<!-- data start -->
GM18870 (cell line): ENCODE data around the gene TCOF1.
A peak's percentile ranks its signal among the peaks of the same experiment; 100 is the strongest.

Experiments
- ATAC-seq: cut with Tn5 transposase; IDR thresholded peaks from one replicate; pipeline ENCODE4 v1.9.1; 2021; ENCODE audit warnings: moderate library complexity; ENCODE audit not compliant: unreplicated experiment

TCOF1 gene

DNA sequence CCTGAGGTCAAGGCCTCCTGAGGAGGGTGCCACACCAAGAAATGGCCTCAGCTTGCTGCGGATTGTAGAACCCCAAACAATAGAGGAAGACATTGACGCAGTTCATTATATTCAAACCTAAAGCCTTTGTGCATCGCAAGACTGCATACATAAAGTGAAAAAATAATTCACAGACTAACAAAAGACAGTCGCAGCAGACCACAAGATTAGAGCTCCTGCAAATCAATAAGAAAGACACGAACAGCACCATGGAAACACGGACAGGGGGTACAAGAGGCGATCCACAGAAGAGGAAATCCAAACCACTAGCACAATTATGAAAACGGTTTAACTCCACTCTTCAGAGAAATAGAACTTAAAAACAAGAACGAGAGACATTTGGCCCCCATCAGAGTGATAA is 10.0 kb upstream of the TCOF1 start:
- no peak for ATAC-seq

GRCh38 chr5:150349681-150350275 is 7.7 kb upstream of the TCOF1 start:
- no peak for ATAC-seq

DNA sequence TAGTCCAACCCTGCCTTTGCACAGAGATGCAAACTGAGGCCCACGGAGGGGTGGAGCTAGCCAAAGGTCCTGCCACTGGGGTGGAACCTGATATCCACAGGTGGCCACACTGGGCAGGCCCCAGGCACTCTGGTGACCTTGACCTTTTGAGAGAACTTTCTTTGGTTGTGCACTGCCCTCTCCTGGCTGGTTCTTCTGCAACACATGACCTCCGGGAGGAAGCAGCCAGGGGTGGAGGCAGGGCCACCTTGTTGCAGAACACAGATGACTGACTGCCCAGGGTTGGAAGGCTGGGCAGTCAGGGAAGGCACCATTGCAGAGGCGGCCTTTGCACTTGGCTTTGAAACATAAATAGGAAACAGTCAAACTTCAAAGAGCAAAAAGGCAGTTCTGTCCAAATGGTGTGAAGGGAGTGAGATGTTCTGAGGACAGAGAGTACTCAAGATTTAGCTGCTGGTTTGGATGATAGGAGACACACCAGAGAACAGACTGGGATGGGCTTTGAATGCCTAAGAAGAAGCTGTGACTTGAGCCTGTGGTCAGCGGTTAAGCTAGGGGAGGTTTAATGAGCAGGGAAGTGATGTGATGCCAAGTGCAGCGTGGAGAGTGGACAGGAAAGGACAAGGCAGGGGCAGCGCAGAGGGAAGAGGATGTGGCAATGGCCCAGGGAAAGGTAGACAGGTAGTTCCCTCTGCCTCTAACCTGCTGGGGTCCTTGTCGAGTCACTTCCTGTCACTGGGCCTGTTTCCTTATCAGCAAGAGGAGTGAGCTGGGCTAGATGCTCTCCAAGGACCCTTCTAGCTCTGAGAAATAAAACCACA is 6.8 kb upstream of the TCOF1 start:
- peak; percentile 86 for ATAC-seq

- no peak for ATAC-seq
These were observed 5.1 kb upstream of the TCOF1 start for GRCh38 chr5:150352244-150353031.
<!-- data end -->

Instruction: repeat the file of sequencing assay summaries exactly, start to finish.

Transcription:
GM18870 (cell line): ENCODE data around the gene TCOF1.
A peak's percentile ranks its signal among the peaks of the same experiment; 100 is the strongest.

Experiments
- ATAC-seq: cut with Tn5 transposase; IDR thresholded peaks from one replicate; pipeline ENCODE4 v1.9.1; 2021; ENCODE audit warnings: moderate library complexity; ENCODE audit not compliant: unreplicated experiment

TCOF1 gene

DNA sequence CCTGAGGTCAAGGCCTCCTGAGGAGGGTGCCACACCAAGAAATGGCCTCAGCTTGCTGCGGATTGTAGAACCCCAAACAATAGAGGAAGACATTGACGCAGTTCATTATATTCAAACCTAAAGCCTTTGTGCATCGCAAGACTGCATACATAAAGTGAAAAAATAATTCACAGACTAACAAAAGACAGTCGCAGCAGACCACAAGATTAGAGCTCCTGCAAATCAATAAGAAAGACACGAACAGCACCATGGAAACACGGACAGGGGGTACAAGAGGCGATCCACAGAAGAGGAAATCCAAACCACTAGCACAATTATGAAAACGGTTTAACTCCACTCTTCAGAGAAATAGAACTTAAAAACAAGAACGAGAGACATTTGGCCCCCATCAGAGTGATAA is 10.0 kb upstream of the TCOF1 start:
- no peak for ATAC-seq

GRCh38 chr5:150349681-150350275 is 7.7 kb upstream of the TCOF1 start:
- no peak for ATAC-seq

DNA sequence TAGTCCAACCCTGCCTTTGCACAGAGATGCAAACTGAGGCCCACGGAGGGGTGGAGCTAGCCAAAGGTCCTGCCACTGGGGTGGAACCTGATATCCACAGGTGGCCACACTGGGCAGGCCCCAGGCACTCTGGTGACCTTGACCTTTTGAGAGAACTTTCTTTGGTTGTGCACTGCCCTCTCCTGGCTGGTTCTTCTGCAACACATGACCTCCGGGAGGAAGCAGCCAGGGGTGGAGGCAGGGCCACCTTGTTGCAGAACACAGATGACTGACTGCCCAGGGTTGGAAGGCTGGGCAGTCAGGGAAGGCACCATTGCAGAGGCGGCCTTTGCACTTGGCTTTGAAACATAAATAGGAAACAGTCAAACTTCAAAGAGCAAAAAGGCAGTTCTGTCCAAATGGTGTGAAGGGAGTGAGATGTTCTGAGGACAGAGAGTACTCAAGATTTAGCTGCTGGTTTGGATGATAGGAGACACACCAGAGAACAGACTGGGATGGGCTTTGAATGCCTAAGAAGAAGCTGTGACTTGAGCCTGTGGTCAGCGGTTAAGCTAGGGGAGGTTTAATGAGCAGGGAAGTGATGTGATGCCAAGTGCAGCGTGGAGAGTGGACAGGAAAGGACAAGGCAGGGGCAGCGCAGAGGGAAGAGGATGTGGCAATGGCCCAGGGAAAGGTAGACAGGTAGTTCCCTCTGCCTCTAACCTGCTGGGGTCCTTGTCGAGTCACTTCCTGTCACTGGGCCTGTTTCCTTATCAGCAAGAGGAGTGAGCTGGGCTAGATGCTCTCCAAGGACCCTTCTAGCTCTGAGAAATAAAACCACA is 6.8 kb upstream of the TCOF1 start:
- peak; percentile 86 for ATAC-seq

- no peak for ATAC-seq
These were observed 5.1 kb upstream of the TCOF1 start for GRCh38 chr5:150352244-150353031.